Page:Popular Science Monthly Volume 60.djvu/510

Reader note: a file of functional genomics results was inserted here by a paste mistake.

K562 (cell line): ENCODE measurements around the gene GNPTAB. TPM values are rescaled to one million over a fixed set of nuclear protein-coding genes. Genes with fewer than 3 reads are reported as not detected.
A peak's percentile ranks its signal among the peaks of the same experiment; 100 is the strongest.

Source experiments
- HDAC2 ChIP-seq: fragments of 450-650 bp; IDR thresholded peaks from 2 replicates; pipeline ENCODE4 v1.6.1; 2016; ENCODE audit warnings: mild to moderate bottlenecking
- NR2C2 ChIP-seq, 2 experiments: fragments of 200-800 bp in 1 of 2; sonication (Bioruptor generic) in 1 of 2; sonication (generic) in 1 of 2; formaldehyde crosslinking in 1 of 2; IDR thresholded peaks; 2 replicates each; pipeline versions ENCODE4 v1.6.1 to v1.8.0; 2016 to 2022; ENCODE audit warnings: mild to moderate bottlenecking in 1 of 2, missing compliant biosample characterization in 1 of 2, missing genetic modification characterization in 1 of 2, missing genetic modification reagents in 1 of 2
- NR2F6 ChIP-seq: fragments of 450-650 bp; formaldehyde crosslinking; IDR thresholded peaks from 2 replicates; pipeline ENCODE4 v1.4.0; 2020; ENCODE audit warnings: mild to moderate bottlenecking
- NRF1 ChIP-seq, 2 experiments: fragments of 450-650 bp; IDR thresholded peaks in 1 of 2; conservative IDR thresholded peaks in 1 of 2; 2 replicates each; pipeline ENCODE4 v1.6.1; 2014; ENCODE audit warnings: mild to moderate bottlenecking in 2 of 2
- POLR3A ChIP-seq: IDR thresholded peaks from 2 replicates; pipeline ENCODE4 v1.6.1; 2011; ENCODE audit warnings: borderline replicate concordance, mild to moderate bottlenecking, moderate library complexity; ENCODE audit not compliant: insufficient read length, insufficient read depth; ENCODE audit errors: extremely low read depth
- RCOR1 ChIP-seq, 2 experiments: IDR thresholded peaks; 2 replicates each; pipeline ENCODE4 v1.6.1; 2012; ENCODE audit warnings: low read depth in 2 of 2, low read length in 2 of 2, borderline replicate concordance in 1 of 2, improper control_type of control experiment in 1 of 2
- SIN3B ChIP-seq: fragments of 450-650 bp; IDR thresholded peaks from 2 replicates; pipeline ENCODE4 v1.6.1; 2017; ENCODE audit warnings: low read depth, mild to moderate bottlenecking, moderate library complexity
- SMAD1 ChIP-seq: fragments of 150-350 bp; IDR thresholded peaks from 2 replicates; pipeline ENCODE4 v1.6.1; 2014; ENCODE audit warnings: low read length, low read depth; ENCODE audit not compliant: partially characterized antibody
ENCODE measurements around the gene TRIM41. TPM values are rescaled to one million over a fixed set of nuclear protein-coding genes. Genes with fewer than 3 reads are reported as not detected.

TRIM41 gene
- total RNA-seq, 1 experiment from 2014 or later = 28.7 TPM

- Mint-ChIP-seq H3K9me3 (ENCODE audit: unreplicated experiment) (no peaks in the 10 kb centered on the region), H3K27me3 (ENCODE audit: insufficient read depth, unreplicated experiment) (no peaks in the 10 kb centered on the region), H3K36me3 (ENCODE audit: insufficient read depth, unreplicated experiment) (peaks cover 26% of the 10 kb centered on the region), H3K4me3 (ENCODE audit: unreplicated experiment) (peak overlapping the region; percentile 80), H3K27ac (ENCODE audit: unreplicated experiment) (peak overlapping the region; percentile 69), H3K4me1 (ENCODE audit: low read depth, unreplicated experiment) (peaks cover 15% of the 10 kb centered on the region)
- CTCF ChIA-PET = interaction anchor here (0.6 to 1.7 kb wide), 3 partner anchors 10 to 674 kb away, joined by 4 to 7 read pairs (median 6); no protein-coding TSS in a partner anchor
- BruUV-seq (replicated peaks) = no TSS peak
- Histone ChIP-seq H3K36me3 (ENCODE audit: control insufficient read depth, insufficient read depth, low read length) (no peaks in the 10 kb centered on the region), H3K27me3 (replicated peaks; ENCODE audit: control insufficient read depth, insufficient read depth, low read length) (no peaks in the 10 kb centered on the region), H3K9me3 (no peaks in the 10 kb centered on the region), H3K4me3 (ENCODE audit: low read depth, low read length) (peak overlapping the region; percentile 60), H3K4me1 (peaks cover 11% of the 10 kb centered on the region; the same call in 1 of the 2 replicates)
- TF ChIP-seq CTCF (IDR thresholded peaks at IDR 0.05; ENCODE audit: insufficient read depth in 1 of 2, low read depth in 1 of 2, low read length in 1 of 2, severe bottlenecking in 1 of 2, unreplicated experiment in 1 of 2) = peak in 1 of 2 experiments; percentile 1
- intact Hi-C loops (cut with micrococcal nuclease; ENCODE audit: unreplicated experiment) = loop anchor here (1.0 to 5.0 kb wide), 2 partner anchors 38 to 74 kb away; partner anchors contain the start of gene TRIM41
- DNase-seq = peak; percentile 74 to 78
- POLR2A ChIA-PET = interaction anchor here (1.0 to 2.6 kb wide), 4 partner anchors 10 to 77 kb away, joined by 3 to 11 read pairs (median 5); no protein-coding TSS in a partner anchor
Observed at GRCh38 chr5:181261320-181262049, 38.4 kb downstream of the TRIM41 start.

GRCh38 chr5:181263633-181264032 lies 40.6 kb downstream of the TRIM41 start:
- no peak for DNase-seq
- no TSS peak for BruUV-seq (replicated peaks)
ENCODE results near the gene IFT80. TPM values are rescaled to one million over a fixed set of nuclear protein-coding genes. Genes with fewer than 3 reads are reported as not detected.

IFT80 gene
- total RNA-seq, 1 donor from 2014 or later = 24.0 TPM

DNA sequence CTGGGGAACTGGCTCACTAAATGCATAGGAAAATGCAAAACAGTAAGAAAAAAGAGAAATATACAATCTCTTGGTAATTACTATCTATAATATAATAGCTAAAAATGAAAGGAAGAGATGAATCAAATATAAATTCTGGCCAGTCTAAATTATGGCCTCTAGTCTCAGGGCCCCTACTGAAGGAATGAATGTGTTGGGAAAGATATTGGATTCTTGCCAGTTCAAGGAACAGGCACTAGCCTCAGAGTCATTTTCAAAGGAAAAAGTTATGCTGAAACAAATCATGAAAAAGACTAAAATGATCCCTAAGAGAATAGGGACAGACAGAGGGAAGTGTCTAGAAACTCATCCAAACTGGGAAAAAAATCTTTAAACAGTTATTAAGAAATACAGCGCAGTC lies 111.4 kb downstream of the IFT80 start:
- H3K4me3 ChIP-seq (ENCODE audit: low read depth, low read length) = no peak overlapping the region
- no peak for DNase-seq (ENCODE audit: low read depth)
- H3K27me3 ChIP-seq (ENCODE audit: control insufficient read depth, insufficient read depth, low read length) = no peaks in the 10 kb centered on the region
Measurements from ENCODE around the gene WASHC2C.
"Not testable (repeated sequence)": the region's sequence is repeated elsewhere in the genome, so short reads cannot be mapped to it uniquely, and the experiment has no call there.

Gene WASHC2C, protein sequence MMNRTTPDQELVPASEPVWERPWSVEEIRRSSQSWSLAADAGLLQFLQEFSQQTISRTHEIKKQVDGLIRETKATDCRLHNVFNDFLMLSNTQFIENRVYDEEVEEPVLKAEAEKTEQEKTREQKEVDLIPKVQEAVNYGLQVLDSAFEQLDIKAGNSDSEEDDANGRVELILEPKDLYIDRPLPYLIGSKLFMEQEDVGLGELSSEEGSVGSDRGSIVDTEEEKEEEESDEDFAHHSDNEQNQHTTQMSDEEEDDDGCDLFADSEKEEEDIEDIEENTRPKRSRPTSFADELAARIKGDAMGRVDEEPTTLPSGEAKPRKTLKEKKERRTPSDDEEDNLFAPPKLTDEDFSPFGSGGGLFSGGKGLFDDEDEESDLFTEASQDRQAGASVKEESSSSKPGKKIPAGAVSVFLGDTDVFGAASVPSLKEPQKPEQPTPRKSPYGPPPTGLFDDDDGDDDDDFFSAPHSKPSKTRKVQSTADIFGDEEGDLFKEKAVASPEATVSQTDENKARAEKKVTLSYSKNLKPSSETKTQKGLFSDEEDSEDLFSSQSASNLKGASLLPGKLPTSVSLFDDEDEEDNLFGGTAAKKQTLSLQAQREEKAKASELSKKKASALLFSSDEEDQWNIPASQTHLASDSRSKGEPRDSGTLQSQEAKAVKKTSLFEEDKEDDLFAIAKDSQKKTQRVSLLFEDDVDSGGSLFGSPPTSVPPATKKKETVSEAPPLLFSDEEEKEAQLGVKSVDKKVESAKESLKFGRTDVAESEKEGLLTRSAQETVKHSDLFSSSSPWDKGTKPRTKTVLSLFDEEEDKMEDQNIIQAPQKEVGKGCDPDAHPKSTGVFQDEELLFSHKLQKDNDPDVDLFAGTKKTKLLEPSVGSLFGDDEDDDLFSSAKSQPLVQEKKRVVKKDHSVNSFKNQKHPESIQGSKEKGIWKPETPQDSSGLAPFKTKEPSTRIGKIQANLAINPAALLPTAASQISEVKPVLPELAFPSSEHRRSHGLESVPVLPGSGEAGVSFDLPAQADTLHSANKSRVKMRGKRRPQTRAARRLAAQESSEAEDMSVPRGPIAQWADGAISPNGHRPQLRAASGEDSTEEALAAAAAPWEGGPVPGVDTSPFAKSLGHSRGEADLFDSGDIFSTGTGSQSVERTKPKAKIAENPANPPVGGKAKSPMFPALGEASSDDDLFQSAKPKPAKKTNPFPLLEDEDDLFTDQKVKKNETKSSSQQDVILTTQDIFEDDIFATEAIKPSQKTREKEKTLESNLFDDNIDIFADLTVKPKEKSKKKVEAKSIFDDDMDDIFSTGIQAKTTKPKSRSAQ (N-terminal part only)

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tinctly seen, and in the cumulus it predominates. The length of the arrows shows the relative velocity, which is seventy miles per hour in the cirrus, on the average, forty-five miles in the alto-and strato-cumulus, fifteen in the cumulus and six on the ground. Compare Chart 1. The total motion of the upper air is made up of two parts, a rapid and quite steady eastward drift, and a local or secondary circular movement; these two combine and make up the observed circulation that actually exists. They are due to different causes, the first to the fact that the tropics are warmer than the polar regions, and that the earth is rotating on its axis; and the second to the fact that these two different temperatures seek to combine into an equilibrium by means of an interchange of heat through the air currents, especially in the strata from one to three miles above the ground. These counter currents flow against each other, and at or along their junction they produce rotations and whirl up cyclones or local storms. This is the law in the temperate latitudes from 30° to 50°; another law prevails in the tropics and possibly in the polar zones, though these belts have not yet been suitably studied. These counter currents can be readily seen on Chart 4 in the arrows drawn with a broken line, where a great stream flows from the northwest and recurves along the Mississippi Valley, while a second stream arising in the Gulf of Mexico flows northward, and recurves to the westward over the Lake Region. Along the edges of these currents is the place for rainfall, for the formation of cold waves, the production of tornadoes and thunderstorms. One can readily judge from relative lengths of the arrows on Chart 5 to what a disadvantage the forecaster is put in attempting to anticipate the probable storm action by using only the small arrows on the surface. He ought to have access to those of the higher strata as well, and this is the reason for the special efforts which have been made by the Weather Bureau through the cloud observations and the kite ascensions to in some measure overcome this defect. It is hoped that by means of nephoscopes and the necessary study of the facts already obtained to be able to make at least three simultaneous daily weather maps, one on the sea level, one on the 3,500-foot plane, and one on the 10,000-foot plane. This will give us three sections through each storm instead of one as at present. The forthcoming report of the Weather Bureau on the Barometry of the United States and Canada contains a discussion of these data and the necessary reduction tables for all the stations of the service. The sea level reduction tables were put in operation on January 1, 1903, and the tables for the other planes are nearly ready for use. There is reason for expecting that a good measure of success will attend these efforts to obtain practical results of considerable advantage in the art of forecasting.